Richard Bucker

A message to my children

Posted at — May 8, 2016

When I was your age I had no idea what I was going to do for a living. I never understood what it was my father of or other family members actually did and what a day was comprised of. As a result it took until age 21 and 3 years of community college to finally find direction. Although I had been programming all manner of computer systems from age 13 it still did not feel like a profession.

The future of software development and the professional programmer is in question. Even today the 'haves' are starting to stratify. The top 30% of elite programmers are now the top 5% and it's getting smaller. Programming has again become a service or labor industry. Breaking into a real startup requires more than skills. It requires luck and networking.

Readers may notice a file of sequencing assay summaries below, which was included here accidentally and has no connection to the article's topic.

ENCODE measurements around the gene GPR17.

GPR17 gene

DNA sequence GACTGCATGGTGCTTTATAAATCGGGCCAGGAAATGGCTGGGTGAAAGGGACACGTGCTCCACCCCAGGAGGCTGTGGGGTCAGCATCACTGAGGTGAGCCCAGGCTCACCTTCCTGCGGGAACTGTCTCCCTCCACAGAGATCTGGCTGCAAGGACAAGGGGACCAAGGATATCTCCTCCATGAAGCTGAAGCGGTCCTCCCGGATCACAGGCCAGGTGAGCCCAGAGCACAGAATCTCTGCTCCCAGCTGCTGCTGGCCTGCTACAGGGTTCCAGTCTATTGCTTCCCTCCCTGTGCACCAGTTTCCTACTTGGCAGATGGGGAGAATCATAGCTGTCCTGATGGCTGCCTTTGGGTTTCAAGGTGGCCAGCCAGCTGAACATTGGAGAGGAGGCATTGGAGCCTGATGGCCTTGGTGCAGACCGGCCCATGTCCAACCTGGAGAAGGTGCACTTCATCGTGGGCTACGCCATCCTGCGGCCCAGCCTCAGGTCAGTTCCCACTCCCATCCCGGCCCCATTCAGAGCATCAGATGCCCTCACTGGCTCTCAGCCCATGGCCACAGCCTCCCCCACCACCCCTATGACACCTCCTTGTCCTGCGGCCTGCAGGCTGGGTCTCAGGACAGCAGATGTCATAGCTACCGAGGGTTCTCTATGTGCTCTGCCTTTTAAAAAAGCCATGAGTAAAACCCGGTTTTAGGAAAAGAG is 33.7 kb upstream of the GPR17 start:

So my advice is this. If you have an aptitude for programming then treat it as a hobby or recreation. There is nothing wrong with trying to become good at it just don't spend all your time on it. Find another major that would benefit from a solid foundation or understanding in software development and it's construction. As a manager or business owner you would better served knowing what is possible and when a programmer or consultant is bullshitting you.

Don't get me wrong. My skills have served me longer than I thought possible and has put a lot food on the table. However in the 1980s and 90s there was a lot of speculation about the future of programming in the large and very little has come to pass.

I hope you find a profession or vocation that serves you as well.